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    Abraham van den Tempel (1622–1672) was a Dutch Golden Age painter.

    Biography

    He probably learned painting from his father, also a painter, but who died when he was still quite young, in 1636. That is the same year that he moved to Amsterdam, where he stayed until 1647, whereupon he moved to Leiden.[1] According to Houbraken he was the son of a Mennonite preacher in Leeuwarden who was a respected art teacher. His father was Lambert Jacobsz (or Jacobszoon), who had taught Govert Flinck and Jacob Adriaensz Backer in their youth, both of whom were artists from Mennonite families. Abraham took the name Tempel because when he studied in Leiden, he lived in a house there with a relief of a Tempel in the keystone.[2] He became a pupil of Jacob Backer, and studied mathematics at Leiden University. He met with great success with the Leiden city council, earning several generous commissions, including a series of three large allegorical paintings on the cloth industry of Leiden for the Cloth Hall which still hang in their original place today in the Stedelijk Museum De Lakenhal.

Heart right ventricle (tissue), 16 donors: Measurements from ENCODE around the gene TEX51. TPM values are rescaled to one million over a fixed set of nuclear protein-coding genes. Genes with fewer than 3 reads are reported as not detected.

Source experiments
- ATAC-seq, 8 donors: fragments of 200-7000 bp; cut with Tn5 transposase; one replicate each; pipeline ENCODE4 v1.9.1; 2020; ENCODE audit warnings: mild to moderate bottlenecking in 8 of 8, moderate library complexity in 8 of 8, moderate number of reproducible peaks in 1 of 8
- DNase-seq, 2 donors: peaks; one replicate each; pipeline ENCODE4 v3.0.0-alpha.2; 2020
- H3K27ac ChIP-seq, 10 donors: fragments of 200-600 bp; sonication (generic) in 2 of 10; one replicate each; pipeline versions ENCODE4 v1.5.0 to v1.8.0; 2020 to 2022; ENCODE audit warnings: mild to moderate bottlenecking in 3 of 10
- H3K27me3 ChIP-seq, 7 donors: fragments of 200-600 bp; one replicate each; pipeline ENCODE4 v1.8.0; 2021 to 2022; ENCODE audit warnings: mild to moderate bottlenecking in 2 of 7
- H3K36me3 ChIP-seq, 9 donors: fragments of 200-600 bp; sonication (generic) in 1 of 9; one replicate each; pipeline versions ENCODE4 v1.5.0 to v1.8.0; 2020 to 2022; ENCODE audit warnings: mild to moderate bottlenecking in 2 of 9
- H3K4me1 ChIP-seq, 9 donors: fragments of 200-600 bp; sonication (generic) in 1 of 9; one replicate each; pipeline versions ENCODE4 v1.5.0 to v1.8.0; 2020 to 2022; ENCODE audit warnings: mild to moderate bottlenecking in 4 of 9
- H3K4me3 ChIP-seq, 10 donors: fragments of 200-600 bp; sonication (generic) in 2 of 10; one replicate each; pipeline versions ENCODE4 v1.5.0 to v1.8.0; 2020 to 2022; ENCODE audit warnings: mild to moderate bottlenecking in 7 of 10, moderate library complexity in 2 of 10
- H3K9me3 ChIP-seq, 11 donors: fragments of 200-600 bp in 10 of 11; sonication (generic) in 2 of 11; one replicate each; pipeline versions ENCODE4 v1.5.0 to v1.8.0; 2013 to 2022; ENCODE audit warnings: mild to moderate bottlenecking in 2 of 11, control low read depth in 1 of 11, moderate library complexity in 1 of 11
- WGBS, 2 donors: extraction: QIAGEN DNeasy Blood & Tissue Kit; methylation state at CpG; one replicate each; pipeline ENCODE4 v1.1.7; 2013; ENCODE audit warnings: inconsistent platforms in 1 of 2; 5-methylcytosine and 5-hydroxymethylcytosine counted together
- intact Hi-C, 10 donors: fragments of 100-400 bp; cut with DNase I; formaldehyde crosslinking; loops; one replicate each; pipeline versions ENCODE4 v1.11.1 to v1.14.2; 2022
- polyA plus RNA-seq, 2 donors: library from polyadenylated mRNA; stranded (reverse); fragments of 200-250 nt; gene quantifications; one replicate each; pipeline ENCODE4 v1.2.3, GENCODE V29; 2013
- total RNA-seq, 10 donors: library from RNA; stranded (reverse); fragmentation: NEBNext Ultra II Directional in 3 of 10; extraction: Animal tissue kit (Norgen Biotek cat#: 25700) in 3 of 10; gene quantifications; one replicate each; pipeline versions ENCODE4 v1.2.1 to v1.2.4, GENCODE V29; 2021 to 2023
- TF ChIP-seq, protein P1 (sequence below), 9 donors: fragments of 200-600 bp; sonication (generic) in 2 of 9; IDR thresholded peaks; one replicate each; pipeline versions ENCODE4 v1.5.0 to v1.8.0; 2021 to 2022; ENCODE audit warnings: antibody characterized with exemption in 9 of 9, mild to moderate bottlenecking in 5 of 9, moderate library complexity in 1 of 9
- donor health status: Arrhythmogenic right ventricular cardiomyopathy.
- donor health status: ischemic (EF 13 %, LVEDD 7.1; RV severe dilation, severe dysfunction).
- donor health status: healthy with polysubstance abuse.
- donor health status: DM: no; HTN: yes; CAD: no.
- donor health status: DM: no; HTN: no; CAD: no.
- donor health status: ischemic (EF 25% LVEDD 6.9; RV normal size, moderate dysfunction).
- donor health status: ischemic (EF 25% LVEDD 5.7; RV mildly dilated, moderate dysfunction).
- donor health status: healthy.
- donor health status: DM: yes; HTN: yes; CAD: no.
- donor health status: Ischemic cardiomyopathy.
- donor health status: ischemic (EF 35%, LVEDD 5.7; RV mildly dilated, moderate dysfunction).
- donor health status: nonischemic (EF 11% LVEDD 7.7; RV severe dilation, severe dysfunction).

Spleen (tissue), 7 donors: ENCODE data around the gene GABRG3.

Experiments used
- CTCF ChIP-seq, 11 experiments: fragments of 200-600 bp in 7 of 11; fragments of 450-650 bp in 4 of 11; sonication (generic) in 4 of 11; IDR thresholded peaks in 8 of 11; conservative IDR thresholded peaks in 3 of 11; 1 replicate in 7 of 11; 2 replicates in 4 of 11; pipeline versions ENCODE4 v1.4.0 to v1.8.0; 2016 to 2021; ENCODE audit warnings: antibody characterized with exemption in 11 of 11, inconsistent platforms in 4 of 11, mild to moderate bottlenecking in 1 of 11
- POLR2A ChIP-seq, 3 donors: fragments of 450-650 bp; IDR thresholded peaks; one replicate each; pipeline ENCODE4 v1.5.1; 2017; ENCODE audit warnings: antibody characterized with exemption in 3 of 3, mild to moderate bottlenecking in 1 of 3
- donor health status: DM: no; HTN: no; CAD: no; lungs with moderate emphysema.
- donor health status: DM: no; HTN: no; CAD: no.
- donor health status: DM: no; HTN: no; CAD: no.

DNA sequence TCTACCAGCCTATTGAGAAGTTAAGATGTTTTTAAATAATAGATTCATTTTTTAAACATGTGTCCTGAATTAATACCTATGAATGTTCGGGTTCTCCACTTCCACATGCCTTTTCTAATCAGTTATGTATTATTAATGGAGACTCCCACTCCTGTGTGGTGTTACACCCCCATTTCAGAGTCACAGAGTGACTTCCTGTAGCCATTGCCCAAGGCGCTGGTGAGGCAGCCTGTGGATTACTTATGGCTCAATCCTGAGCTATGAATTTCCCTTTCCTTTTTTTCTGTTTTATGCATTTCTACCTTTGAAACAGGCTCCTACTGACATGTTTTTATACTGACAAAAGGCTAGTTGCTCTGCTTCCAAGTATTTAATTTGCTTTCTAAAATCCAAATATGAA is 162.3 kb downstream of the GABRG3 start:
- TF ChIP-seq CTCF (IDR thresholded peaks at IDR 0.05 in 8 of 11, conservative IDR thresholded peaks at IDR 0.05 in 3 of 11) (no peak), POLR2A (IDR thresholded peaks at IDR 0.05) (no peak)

He became master of the Guild of St. Luke in 1657 and in 1659 he was chartermaster. In 1660 he returned to Amsterdam. His pupils were Frans van Mieris the Elder, Carel de Moor, Michiel van Musscher, Ary de Vois, and Isaac Paling.[1]

    References

       1. ^ a b RKD entry on Abraham Lambertsz van den Tempel
       2. ^ (Dutch) Lely biography in De groote schouburgh der Nederlantsche konstschilders en schilderessen (1718) by Arnold Houbraken, courtesy of the Digital library for Dutch literature


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